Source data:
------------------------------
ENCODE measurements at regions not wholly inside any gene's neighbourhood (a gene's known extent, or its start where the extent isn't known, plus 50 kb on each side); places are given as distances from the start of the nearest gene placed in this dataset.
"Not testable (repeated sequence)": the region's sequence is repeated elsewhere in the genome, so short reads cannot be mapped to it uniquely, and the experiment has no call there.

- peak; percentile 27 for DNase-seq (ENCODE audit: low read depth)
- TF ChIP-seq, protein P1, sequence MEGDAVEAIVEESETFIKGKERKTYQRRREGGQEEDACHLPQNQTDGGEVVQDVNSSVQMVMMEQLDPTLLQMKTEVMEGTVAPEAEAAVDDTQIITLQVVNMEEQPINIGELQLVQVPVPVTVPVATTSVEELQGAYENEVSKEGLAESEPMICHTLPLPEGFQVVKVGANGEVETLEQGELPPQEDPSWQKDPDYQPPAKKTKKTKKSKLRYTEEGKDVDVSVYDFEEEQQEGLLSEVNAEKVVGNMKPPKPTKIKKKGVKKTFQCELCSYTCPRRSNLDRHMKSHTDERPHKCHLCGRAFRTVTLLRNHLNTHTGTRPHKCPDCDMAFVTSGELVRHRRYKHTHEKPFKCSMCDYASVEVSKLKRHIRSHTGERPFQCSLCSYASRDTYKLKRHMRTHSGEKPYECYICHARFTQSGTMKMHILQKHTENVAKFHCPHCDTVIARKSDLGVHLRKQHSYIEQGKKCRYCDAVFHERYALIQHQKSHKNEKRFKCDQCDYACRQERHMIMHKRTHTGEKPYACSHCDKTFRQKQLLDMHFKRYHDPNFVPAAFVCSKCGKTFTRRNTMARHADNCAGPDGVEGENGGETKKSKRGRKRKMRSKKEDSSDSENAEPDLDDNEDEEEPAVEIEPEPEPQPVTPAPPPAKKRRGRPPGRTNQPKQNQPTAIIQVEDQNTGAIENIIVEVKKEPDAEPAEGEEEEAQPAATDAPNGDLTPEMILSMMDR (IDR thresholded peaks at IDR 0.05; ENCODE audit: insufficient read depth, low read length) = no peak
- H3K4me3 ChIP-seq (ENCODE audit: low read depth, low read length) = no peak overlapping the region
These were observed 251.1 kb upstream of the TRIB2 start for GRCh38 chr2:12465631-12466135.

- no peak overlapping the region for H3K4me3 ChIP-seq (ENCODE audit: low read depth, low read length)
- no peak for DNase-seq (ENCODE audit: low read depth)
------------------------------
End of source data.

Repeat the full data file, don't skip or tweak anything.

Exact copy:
ENCODE measurements at regions not wholly inside any gene's neighbourhood (a gene's known extent, or its start where the extent isn't known, plus 50 kb on each side); places are given as distances from the start of the nearest gene placed in this dataset.
"Not testable (repeated sequence)": the region's sequence is repeated elsewhere in the genome, so short reads cannot be mapped to it uniquely, and the experiment has no call there.

- peak; percentile 27 for DNase-seq (ENCODE audit: low read depth)
- TF ChIP-seq, protein P1, sequence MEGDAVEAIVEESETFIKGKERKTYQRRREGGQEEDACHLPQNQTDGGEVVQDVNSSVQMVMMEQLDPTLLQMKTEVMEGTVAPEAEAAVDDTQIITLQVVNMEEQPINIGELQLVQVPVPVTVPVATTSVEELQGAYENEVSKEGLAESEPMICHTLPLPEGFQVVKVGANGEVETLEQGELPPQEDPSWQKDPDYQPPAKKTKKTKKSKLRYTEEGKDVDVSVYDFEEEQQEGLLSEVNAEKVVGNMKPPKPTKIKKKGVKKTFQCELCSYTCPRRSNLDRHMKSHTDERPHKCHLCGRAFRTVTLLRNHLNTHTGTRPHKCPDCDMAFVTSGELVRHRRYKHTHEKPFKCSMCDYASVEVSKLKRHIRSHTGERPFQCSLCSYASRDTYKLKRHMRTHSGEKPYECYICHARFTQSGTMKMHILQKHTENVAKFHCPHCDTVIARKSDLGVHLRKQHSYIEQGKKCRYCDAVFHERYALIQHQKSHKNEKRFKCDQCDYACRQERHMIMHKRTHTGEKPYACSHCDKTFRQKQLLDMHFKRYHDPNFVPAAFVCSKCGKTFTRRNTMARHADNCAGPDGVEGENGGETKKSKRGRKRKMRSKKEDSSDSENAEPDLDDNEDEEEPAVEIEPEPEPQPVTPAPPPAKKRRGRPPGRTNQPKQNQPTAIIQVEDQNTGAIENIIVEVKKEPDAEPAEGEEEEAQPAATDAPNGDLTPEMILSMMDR (IDR thresholded peaks at IDR 0.05; ENCODE audit: insufficient read depth, low read length) = no peak
- H3K4me3 ChIP-seq (ENCODE audit: low read depth, low read length) = no peak overlapping the region
These were observed 251.1 kb upstream of the TRIB2 start for GRCh38 chr2:12465631-12466135.

- no peak overlapping the region for H3K4me3 ChIP-seq (ENCODE audit: low read depth, low read length)
- no peak for DNase-seq (ENCODE audit: low read depth)